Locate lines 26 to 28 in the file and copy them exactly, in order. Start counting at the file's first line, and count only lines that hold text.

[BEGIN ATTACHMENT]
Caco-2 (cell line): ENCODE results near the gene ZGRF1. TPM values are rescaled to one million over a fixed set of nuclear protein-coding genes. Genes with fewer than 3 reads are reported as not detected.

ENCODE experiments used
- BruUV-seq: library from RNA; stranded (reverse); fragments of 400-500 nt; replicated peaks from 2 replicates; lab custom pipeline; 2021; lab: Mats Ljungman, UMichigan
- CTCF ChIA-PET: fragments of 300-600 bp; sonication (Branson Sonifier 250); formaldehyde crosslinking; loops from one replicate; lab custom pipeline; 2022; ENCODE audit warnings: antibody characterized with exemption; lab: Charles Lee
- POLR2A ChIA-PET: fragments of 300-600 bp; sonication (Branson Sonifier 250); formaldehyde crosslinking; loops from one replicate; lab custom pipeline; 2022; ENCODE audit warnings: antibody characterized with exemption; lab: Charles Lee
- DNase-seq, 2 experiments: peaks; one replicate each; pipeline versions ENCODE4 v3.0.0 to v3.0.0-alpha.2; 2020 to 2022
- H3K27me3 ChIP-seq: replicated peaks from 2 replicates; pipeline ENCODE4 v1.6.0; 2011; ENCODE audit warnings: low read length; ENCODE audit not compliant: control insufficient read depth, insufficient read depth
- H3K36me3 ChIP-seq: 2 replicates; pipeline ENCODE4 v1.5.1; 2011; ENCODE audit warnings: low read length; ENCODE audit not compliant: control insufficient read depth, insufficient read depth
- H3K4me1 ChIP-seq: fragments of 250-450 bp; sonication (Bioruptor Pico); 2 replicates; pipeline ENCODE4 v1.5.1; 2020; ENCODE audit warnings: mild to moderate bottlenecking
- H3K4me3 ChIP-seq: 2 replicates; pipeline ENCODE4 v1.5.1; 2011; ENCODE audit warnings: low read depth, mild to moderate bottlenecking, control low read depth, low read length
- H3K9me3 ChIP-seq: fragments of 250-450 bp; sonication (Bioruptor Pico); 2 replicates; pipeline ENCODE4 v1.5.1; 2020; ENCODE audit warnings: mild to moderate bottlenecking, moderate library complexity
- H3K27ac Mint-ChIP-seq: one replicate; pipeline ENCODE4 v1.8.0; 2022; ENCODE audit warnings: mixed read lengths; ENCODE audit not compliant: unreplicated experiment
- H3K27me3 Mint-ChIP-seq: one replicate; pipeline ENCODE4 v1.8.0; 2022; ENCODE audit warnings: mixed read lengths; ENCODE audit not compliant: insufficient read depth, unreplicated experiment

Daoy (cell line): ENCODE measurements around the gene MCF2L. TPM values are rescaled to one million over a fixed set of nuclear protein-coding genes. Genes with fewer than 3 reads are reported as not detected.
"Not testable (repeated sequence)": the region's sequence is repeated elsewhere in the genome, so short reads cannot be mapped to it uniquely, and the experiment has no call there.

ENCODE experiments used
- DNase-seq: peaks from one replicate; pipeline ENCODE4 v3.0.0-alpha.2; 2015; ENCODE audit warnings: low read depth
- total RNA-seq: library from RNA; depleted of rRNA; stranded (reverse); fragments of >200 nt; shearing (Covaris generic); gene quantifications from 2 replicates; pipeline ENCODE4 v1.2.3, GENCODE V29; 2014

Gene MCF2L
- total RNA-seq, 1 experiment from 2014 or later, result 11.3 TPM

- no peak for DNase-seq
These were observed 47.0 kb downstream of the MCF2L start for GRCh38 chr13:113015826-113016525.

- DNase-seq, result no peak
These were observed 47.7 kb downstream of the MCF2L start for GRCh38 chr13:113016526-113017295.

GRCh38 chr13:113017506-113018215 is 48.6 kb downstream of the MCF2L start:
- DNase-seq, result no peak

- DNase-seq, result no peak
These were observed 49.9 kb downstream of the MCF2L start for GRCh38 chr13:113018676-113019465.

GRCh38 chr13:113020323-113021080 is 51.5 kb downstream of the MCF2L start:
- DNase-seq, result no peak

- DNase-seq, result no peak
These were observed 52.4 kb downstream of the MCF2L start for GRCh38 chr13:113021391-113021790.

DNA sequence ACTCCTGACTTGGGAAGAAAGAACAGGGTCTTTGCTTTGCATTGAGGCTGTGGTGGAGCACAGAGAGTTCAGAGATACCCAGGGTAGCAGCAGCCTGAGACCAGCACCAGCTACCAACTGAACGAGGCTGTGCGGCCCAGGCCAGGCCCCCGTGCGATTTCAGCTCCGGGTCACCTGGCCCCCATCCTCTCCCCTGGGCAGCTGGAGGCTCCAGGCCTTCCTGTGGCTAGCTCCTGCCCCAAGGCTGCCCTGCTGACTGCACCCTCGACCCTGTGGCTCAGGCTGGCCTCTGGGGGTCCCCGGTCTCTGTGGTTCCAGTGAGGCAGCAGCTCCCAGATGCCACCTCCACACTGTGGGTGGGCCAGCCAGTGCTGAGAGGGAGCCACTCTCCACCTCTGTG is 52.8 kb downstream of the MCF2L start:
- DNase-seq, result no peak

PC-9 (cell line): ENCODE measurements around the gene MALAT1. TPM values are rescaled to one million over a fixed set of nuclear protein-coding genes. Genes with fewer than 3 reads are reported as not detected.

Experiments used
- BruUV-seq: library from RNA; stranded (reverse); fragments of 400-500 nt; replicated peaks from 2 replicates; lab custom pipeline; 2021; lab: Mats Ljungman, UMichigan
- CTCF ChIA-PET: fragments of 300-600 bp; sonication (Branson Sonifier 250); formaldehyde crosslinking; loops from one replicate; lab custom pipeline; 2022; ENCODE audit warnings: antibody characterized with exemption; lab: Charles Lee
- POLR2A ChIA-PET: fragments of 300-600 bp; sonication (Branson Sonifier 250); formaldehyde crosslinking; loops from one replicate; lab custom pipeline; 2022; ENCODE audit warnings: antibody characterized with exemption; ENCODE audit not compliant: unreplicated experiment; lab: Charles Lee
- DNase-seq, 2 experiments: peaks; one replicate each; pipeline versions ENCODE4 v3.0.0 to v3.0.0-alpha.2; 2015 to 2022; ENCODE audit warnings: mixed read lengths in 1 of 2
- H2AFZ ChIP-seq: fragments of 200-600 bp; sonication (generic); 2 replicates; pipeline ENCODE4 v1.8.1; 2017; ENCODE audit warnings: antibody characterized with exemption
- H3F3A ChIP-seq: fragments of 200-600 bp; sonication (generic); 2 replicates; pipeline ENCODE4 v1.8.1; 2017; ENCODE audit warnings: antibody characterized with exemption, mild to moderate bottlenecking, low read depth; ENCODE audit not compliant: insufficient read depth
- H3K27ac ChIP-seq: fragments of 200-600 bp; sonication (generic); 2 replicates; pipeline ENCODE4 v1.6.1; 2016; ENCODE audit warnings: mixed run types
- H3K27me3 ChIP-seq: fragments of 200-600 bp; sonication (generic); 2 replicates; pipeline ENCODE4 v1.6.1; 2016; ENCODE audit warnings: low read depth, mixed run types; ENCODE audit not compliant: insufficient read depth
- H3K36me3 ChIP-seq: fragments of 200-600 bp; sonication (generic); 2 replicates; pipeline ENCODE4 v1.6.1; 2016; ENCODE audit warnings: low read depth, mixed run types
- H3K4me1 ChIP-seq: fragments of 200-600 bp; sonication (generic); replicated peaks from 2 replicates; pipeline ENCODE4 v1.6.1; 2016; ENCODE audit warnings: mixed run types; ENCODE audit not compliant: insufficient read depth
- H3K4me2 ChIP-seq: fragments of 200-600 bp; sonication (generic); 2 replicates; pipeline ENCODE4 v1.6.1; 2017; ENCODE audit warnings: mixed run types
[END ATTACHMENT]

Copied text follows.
- DNase-seq, result no peak

- DNase-seq, result no peak
These were observed 49.9 kb downstream of the MCF2L start for GRCh38 chr13:113018676-113019465.